Leave Them Sister-Wives Alone!

Now that Big Love is over with, I’ve started watching Sister-Wives on The Learning Channel. This is a show about a polygamous family: One husband, four wives, 16 kids. It’s actually very interesting and I’ve been enjoying the show.

A recent plot line is that the police in Lehi (or is it Nephi?) have been investigating them and looking to charge them for their polygamy, which has put a lot of pressure on the family. I saw a teaser for an upcoming episode that suggests the family is toying with moving outside of Utah to avoid that sort of problem.

And as I watched that I couldn’t help but wonder, why is polygamy a legal problem in this day and age? I understand why it was originally, back in the Victorian-era 19th century, how it was an affront to the morals of society. But this is 2011, and society gave up that high ground long ago. Even if they’re still on the books, adultery statutes aren’t enforced, and polygamy is tantamount to adultery (there is only one legal marriage; the other wives are basically unmarried lovers in the eyes of the state, even if they consider themselves married for religious purposes). We don’t haul people who live together off to jail anymore. So why is polygamy still a crime?

The Attorney General of the State of Utah has taken a policy position not to enforce polygamy itself as a crime, but rather to concentrate on substantive abuses that sometimes accompany polygamy, especially in its FLDS guise (child abuse, sexual abuse, welfare fraud, tax fraud, etc.). This seems to me the way to go.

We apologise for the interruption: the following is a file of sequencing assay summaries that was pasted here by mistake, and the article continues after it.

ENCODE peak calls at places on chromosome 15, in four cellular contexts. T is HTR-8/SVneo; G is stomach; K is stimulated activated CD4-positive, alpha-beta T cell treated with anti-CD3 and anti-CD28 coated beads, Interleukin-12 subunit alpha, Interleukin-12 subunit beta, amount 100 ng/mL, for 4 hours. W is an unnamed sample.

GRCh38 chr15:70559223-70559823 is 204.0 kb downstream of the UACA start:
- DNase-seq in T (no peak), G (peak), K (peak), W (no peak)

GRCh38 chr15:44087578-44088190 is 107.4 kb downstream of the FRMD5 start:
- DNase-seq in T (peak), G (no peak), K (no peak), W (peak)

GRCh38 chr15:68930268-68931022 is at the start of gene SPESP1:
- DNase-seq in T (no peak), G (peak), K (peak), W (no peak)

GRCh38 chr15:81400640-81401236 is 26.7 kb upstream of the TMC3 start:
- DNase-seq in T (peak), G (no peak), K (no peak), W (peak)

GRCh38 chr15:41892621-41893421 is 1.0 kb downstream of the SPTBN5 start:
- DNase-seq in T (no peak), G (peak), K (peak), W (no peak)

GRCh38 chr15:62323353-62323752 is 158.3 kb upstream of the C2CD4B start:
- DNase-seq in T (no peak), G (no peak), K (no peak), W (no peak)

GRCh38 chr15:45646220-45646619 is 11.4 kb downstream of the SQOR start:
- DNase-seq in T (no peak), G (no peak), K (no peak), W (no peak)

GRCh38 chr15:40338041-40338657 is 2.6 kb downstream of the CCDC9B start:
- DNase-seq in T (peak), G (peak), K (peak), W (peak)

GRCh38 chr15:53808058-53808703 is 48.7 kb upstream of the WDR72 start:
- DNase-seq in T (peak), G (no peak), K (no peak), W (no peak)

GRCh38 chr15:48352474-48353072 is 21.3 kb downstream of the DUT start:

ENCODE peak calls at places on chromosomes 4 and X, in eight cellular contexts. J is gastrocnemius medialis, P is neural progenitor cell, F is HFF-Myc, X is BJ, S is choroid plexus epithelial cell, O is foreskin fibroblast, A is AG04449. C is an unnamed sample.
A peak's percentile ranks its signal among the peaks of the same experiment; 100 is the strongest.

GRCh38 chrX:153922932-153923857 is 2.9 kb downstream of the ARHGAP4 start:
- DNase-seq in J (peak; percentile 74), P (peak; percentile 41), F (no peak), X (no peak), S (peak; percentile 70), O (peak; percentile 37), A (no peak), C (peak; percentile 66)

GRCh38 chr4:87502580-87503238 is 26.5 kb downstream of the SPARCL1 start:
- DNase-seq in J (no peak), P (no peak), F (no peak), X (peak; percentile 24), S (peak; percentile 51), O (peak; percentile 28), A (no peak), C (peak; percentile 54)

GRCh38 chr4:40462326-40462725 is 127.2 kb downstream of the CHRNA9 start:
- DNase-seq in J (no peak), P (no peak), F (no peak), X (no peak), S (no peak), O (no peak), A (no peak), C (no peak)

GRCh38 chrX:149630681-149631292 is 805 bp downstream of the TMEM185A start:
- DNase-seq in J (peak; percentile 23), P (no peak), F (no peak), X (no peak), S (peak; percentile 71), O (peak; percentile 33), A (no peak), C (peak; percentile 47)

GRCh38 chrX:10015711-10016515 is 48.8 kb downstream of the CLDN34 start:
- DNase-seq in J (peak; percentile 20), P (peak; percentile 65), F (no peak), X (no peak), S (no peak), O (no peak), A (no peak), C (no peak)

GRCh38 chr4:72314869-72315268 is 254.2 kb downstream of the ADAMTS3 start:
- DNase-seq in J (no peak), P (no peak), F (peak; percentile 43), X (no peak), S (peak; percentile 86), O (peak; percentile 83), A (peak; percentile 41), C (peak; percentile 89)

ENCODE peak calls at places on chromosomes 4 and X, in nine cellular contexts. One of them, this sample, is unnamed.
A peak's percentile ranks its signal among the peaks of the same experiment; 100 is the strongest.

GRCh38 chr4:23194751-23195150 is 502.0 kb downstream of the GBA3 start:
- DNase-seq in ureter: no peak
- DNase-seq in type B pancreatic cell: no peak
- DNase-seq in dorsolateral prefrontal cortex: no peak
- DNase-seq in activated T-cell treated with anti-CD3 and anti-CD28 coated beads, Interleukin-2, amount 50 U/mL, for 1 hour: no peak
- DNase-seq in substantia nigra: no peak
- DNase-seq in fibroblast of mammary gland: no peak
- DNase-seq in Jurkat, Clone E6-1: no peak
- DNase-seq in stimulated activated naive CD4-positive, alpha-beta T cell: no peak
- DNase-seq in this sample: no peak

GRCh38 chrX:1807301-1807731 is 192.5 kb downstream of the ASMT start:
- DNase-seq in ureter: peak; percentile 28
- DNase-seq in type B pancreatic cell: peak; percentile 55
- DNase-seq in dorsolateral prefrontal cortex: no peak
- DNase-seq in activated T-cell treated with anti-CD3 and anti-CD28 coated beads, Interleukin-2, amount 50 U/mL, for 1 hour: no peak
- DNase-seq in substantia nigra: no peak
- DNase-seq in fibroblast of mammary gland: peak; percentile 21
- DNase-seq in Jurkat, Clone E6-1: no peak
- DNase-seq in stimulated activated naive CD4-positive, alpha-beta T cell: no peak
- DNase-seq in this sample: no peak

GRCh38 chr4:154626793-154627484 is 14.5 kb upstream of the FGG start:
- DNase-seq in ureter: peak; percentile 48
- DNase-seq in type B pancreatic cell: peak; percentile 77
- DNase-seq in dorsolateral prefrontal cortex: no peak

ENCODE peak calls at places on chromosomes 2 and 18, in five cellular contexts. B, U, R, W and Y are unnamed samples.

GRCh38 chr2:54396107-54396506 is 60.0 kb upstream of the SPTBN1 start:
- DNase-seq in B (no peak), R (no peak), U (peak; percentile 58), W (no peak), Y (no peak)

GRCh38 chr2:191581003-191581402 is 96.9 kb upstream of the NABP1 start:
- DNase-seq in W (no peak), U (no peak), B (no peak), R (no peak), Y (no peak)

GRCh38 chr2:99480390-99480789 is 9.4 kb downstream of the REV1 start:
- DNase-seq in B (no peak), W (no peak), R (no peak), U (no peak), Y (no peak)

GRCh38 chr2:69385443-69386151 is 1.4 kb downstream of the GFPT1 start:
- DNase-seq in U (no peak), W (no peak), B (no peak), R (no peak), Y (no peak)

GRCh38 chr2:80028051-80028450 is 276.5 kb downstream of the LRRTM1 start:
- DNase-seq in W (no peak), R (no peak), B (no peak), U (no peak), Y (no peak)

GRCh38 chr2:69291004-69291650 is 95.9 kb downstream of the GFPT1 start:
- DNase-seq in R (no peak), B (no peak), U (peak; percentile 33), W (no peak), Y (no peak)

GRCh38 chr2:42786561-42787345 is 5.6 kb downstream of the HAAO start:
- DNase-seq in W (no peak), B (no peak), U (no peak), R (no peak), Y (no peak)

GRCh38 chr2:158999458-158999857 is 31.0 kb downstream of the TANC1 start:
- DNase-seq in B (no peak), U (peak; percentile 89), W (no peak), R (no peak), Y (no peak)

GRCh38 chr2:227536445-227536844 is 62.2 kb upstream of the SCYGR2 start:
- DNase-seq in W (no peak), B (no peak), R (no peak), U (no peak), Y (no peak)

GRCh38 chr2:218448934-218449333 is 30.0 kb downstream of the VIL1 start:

Prosecuting polygamists for nothing more than living in a polyamorous relationship is ridiculous and high hypocrisy in this day and age. It is time to decriminalize polygamy.


  1. Prosecuting polygamists for nothing more than living in a polyamorous relationship is ridiculous and high hypocrisy in this day and age. It is time to decriminalize polygamy.

    Amen, preach it brother . . .

  2. I used the think that the Church didn’t want to ever see polygamy legalized as it would force them to deal with the Manifesto and other statements from Church leaders that the only reason that polygamy–God’s celestial law–ended was because it was illegal.

    However, seeing that the Church is able to turn a blind-eye and cognitive forgetfulness to much of its past, I don’t think that is the case anymore–though I am absolutely certain that the Church will never endorse polygamy again